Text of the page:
Consumer bankruptcy attorneys across the country are anticipating a surge in bankruptcy filings in the year 2013. The stage seems set for a dramatic increase in the number of filings. Here’s why:
The bankruptcy reform legislation of 2005 became law on October 17, 2005. Many consumers were concerned about the availability of bankruptcy after the reform legislation took effect and so there was a massive surge in bankruptcy filings prior to the law’s effective date. One of the changes in the 2005 reform legislation was to increase the period of time between bankruptcy filings for people who needed to file again. Formerly, that period was six years for chapter 7 bankruptcies [the most common type]. Under the reform legislation, it was extended to eight years. The surge in filings in 2005 took place in the summer and early fall of 2005, so people who filed at that time will again be eligible to file bankruptcy in 2013. Since the economy remains sluggish (see below) bankruptcy attorneys expect many of their former clients to return for re?filing once they are eligible.
The economy remains weak. Worse, there is a growing disparity between the rich and the rest of the country. More and more working families are struggling as the wealthy take a bigger and bigger cut of income. The economy will never improve until the working class is robust and has discretionary cash to fuel their buying power. A healthy working class is the engine of the economy and without it the economy will remain sluggish. Neither party seems willing to seriously address this issue. They speak of job creation, but you cannot effectively create goods and services [jobs] if there are no consumers with the ability to purchase them. Accordingly, most economists predict that the economy will remain sluggish through 2013 at a minimum. A sluggish economy results in an increase in bankruptcy filings.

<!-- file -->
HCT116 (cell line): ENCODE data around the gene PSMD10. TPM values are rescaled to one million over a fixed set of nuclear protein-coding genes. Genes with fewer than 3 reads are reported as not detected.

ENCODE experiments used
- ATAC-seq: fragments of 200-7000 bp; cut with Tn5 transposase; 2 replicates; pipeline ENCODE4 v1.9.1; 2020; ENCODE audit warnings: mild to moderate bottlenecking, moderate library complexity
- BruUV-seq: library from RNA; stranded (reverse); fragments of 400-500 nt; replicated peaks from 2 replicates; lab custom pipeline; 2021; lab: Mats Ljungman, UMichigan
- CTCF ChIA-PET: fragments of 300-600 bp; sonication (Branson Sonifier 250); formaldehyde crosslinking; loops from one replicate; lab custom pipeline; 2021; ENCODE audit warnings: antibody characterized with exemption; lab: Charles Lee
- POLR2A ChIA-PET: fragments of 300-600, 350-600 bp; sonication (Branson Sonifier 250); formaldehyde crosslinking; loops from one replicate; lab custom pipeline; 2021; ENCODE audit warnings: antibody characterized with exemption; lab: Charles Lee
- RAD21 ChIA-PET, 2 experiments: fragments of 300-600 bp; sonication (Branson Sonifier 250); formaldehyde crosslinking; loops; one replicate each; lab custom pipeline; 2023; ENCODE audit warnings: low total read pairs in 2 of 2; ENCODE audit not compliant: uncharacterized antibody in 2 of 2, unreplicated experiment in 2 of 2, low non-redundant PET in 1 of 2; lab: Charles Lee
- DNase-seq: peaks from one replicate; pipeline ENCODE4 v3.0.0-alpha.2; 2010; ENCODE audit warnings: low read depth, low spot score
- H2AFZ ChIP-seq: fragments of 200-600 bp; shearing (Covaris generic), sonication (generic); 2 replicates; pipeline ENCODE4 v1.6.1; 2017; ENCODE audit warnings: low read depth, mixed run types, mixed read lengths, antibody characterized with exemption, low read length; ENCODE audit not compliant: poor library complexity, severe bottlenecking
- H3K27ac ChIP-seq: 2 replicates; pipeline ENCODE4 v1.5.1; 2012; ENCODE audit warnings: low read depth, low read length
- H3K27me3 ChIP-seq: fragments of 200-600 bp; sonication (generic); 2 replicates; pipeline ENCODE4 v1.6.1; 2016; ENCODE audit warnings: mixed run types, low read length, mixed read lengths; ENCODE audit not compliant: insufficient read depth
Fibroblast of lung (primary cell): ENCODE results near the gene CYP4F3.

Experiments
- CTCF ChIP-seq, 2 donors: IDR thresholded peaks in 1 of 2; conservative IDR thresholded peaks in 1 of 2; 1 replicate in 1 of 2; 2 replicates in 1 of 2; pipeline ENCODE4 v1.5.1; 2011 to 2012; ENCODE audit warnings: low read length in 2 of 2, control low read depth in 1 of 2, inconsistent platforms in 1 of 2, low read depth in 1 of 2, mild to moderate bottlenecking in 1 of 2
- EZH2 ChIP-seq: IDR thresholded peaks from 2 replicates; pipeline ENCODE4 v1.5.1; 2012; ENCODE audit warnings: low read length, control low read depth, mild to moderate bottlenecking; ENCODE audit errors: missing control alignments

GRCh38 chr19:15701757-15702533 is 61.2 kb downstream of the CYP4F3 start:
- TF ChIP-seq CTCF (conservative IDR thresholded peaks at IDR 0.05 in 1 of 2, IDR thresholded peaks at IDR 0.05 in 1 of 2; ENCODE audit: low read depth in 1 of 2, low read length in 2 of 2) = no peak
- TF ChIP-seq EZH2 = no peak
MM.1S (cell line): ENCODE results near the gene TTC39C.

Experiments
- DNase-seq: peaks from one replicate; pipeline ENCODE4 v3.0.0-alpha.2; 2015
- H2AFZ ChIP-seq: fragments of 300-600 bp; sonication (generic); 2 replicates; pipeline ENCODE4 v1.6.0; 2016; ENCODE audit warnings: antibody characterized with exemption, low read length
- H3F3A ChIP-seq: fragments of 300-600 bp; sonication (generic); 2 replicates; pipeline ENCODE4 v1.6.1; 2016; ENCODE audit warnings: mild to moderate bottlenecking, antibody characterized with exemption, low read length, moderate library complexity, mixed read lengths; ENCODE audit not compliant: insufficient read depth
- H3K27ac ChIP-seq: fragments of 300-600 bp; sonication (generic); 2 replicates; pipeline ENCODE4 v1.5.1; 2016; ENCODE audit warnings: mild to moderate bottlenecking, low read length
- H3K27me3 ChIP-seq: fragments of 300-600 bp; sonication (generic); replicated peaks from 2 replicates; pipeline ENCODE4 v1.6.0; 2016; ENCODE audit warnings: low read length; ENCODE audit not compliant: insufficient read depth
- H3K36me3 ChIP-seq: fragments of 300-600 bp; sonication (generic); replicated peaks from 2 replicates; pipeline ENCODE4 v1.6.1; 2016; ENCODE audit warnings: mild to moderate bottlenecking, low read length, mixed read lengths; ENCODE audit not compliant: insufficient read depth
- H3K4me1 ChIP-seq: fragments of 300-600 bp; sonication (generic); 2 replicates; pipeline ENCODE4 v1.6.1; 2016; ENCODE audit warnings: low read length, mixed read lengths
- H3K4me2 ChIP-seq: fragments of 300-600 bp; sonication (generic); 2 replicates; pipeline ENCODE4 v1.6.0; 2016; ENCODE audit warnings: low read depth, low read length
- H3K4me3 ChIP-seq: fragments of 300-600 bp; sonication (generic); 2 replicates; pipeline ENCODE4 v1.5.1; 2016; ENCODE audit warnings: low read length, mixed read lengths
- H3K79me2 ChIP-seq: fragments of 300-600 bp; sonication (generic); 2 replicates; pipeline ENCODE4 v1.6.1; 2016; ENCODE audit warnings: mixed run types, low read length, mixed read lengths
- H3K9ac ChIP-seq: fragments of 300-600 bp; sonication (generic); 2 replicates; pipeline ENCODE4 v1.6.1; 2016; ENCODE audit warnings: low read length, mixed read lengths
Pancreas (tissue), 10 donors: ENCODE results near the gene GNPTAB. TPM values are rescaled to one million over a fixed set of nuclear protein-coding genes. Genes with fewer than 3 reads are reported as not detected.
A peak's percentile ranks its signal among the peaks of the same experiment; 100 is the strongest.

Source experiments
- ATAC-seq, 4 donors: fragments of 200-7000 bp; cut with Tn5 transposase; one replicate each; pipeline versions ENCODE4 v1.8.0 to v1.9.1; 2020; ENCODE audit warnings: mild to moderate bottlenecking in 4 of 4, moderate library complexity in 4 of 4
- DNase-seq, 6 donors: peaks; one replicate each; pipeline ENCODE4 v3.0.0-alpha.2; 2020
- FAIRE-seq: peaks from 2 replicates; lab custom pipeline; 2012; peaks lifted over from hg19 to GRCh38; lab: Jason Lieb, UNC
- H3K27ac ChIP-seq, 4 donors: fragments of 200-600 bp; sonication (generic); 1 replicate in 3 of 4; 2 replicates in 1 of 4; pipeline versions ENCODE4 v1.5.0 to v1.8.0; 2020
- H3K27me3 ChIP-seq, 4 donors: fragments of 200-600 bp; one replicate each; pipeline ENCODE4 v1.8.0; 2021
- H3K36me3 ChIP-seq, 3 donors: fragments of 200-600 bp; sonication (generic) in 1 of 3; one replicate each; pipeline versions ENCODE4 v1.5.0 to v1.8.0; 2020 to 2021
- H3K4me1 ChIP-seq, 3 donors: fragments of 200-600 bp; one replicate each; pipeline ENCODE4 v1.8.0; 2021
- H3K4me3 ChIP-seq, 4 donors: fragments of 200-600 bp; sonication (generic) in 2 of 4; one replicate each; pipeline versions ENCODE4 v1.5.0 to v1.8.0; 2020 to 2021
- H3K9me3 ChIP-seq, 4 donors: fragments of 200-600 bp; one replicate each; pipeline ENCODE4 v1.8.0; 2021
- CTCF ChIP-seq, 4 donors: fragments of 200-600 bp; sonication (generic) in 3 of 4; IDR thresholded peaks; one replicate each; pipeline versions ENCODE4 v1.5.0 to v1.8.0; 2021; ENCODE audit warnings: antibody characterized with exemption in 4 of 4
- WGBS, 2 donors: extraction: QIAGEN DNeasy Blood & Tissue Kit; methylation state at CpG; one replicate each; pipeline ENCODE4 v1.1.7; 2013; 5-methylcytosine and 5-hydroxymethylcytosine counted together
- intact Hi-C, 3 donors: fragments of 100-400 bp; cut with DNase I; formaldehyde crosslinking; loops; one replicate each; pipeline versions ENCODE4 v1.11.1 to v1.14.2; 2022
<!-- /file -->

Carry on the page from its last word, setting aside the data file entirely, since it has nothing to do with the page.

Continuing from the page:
The Fiscal Cliff
In 2011, Congress passed the Budget Control Act which mandates dramatic and automatic budget changes at the end of the year if Congress is not able to cut the deficit on its own. Among these changes would be the termination of tax cuts [i.e., higher taxes] and significant spending cuts. Over 1,000 government programs including the defense budget and Medicare would be put to the chopping block. The combination of higher taxes and cuts to social welfare programs would result in a renewed and significant recession and a fiscal crisis not unlike the one facing Europe now. Because of the political gridlock on Capitol Hill, many expect that Congress will be unable to avoid the cliff. A breakthrough appears nowhere in sight.
A worsened recession would drive many consumers into bankruptcy court.